Friday, August 31, 2012

the incident of the contentious eggs

My mom, who has dementia, got mad at me at lunch out the other day. She usually has me order for her, as her ability with words has become limited. Performance anxiety is also a factor for her. She'll point at an item on the menu and I'll answer all of the waiter's or waitress's questions, like "Do you want fries with that?" We tend to go to a lot of the same restaurants, and she usually has a favorite item at each one, so it is usually a pretty easy process. Until the other day.

We went to a local diner that my daughter loves, where they know us. My mom pointed at the eggs section on the menu, so I ordered her favorite form of eggs — two eggs sunny side up, with bacon, home fries, and rye toast. It wasn't what she wanted, but she didn't let me know that until she had already eaten what arrived. She was pretty ticked off by that time, and wanted to know why I hadn't ordered her "regular thing." "Regular thing" is her catch phrase for everything these days. A sort of fill-in-the-blank noun substitute. I can usually figure out what she is referring to when she says that in context, but I'll be damned if I know what other "regular thing" she meant to eat when she pointed at the egg dishes on the diner menu.

It's hard for both of us. Printed words must all look like gobbledygook to her these days. I am constantly forced to play a guessing game. It's actually impressive how often I guess right. It's just no fun when I don't.
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Thursday, August 30, 2012

wtf target?

Target has become our go-to store, instead of the -marts, K and Wal, for household stuff like cleaners and paper towels, last-minute groceries, and especially children's clothes. Target has been trying a "Macy's Lite" approach with kid's clothes recently, inviting designers and personalities like Gwen Stefani and Shaun White to sell up-market lines. But they also continue to have their own house brands, which are inexpensive, cotton, and usually pretty colorful and cute. We have found a lot of great clothes and bargains there for a rapidly growing eight year-old.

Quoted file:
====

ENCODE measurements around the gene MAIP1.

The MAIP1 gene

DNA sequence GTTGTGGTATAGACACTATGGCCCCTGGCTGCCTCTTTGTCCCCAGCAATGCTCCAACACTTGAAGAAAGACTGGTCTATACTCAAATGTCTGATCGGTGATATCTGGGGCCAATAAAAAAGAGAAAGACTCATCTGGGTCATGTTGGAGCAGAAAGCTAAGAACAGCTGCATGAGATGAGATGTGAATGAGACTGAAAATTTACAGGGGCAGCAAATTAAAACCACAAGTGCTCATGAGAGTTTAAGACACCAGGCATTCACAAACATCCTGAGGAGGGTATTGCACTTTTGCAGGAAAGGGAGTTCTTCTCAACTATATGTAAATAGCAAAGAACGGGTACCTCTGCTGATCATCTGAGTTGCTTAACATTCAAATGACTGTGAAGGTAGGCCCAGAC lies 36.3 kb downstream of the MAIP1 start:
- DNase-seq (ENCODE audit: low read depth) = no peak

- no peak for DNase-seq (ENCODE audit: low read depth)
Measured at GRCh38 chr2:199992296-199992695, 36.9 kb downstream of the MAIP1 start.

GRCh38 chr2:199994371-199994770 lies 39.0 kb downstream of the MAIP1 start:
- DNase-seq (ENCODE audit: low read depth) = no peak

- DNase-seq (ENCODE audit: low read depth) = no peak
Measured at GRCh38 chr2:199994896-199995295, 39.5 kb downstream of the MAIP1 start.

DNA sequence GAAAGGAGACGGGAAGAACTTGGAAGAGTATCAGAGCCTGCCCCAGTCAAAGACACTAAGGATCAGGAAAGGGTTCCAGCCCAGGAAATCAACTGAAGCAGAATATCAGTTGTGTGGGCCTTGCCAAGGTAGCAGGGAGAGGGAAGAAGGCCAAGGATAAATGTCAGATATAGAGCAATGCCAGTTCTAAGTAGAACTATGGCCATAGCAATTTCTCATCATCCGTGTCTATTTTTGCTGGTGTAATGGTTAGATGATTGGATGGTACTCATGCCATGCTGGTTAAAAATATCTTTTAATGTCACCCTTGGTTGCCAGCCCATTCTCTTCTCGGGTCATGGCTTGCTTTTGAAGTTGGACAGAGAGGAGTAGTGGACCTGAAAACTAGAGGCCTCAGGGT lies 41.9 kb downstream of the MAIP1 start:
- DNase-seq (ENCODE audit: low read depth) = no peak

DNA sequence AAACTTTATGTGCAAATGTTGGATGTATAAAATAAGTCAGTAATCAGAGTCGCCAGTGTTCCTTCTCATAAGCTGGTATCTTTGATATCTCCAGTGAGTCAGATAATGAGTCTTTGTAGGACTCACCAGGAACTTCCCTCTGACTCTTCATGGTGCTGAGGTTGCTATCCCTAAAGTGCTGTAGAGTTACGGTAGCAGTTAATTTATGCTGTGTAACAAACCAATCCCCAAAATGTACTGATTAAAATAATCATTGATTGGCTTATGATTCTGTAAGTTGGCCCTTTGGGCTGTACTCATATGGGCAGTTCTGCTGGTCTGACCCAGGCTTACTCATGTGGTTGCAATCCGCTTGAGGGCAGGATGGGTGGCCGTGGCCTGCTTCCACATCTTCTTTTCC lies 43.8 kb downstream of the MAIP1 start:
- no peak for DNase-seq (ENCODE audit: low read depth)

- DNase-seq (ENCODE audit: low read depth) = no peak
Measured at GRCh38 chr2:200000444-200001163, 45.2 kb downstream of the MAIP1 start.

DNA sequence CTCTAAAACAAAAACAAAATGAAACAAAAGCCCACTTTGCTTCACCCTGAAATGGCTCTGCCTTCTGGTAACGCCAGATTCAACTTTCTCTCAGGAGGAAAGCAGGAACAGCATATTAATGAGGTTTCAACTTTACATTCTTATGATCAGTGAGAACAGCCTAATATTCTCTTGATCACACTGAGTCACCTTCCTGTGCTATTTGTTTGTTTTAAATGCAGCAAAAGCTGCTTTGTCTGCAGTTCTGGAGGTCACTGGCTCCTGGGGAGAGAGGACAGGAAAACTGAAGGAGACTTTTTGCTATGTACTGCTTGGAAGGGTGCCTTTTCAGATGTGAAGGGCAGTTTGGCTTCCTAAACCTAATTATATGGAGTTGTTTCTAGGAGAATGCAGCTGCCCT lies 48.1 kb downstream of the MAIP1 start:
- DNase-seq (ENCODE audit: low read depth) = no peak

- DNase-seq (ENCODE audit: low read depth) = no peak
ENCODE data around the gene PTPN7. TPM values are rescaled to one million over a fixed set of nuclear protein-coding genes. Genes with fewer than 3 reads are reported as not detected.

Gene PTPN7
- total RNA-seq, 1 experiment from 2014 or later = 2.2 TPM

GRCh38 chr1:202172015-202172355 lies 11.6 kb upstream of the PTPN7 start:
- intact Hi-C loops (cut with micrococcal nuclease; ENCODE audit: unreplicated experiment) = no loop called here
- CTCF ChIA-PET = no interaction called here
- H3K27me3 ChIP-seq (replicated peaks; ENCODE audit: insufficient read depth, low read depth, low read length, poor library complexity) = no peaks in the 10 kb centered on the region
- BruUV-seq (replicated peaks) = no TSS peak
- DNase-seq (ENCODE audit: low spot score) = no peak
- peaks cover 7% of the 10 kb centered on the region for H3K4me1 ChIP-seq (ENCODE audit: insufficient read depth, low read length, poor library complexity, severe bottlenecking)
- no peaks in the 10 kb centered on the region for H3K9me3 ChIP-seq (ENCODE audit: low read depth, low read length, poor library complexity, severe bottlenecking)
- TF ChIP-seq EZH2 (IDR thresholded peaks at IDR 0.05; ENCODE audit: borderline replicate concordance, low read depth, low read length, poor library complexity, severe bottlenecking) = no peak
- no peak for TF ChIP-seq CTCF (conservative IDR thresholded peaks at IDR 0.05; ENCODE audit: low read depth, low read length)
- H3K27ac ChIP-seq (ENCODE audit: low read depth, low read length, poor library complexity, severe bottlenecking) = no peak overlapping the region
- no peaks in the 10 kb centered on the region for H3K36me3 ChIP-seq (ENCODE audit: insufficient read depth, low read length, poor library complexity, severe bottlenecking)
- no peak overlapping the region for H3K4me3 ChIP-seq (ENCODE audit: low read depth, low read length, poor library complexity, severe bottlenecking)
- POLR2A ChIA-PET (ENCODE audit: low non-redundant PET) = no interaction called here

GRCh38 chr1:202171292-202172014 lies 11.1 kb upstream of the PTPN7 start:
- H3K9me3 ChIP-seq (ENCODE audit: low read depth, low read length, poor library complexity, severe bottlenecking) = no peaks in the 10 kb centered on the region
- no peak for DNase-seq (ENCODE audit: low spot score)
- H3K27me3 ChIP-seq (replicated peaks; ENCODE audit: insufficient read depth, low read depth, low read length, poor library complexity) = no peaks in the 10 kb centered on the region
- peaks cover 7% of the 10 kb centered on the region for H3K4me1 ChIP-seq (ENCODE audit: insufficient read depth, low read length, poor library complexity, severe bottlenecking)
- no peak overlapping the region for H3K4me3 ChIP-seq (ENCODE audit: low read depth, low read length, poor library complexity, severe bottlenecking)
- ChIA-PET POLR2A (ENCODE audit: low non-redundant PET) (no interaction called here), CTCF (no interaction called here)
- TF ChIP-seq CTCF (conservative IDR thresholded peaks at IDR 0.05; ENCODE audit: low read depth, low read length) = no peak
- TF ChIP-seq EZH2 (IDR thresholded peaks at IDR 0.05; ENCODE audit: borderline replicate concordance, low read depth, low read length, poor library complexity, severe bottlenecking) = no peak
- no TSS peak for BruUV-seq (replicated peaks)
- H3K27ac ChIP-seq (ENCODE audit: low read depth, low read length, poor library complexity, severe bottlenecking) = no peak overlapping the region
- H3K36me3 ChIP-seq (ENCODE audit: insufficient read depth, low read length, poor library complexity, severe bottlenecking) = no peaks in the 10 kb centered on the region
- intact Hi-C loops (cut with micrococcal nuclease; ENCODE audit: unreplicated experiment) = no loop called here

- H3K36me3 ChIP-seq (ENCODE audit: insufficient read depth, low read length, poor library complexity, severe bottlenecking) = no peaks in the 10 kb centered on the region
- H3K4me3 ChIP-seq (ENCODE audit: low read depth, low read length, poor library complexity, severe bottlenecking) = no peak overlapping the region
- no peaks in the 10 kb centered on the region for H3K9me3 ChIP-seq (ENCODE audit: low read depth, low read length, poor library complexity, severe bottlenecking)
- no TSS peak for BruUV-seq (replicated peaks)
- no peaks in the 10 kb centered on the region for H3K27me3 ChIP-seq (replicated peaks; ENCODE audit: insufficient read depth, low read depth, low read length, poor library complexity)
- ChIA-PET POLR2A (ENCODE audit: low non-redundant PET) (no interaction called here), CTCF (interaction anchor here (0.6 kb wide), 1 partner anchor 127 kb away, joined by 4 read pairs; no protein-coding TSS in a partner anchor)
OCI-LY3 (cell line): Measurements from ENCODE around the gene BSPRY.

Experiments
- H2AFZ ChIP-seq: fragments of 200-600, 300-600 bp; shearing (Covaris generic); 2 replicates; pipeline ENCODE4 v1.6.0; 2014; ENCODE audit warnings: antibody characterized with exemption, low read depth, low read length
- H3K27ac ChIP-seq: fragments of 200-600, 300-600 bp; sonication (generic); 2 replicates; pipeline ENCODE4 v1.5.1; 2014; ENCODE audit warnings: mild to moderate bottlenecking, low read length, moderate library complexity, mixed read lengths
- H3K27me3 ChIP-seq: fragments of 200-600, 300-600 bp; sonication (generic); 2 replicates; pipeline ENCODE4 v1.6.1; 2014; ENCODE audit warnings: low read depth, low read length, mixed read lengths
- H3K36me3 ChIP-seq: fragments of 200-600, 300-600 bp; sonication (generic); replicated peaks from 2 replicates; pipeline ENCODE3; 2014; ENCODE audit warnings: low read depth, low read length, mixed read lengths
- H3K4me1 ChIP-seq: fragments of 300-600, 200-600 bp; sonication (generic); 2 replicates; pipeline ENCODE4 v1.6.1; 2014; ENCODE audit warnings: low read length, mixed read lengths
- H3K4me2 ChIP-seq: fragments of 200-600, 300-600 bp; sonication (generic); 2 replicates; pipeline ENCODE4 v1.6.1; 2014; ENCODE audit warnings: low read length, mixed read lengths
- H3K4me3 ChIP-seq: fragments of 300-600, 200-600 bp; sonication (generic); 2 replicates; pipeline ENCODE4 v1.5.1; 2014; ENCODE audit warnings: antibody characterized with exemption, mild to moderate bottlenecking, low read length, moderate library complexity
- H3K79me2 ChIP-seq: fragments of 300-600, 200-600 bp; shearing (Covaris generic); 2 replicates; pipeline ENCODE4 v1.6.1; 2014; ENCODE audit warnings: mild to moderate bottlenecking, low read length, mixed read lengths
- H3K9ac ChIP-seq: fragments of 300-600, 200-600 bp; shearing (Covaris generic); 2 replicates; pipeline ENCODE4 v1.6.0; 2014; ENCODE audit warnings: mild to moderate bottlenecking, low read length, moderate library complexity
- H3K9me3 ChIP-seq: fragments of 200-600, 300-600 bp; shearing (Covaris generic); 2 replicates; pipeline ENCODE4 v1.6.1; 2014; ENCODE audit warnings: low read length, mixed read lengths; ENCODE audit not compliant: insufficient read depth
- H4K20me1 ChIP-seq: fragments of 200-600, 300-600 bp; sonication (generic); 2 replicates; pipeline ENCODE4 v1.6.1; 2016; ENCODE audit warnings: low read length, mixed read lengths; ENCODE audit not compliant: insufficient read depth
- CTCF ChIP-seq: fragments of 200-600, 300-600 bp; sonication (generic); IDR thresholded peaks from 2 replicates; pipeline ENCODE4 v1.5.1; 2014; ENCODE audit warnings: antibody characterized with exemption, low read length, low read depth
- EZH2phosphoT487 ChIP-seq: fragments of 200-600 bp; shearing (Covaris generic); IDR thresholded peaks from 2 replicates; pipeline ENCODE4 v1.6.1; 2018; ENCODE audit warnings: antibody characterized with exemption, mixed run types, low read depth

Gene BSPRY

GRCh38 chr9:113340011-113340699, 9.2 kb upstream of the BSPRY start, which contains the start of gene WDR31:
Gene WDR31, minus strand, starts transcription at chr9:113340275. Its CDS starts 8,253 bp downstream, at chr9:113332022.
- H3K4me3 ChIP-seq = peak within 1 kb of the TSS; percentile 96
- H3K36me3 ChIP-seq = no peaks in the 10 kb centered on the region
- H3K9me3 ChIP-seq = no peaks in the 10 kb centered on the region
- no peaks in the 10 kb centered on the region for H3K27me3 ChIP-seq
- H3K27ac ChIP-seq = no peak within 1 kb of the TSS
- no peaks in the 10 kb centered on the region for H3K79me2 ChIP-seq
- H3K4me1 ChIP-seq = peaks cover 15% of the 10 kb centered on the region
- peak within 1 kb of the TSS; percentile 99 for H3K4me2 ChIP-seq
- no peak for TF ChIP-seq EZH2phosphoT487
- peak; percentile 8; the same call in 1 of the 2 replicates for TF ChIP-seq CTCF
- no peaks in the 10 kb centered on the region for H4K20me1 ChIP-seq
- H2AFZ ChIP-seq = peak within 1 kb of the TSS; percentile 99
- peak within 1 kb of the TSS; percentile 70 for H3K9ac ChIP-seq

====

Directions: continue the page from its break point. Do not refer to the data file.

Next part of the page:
These skirts are cute, versatile and completely appropriate

At the start of the summer I bought my daughter four or five "scooters," a kid version of the skort, with ruffles and built-in shorts that were great for everything from going out to eat to bike riding. But the last time I was in the store I was in for an unpleasant surprise. Target has recently seen fit to redesign the scooter and the results are disastrous. Instead of the cute little skirt she wore all summer, we are now being offered a micromini that barely covers a kid's underwear. These are sized for girls 6-10. They are a pedophile's dream.

This skirt looks like they just cut off the lower ruffle of the top skirt and ran out of fabric. It's way too short.

What the hell is the thinking behind this? It's hard to believe that Target has run out of cotton fabric and had to shrink the skirt. That they redesigned to make them cheaper to produce, yes. They certainly look cheap. The skirts are so so short teens and adults would hesitate to wear them. What idiot thought these would be appropriate for little girls to wear? The Shirley Temple look went out of style a long time ago, and was never such a hot idea in the first place.

Don't bend over, Shirley.

I am extremely disappointed in Target and hope these are a resounding flop. I am not looking forward to seeing elementary school kids sporting these items. Bring back the old design. Let kids dress like kids.

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Wednesday, August 29, 2012

mary shelley's stepsister

Every generation tends to think it lives in more freewheeling, liberated times than its ancestors, but after reading about Mary Shelley (née Godwin) and her stepsister Claire Clairmont and their exciting lives it's clear that the Romantics put the free in free love. Mary was the strongest character in Gideon Defoe's latest Pirates! romp, the comic novel The Pirates! In an Adventure with the Romantics, which featured Lord Byron, Percy Bysshe Shelley, and his bride-to-be Mary Godwin. As funny as the pirates were, I decided I'd like to learn a bit more about Mary Wollstonecraft Godwin Shelley, and that quickly led me to her stepsister, Claire Clairmont.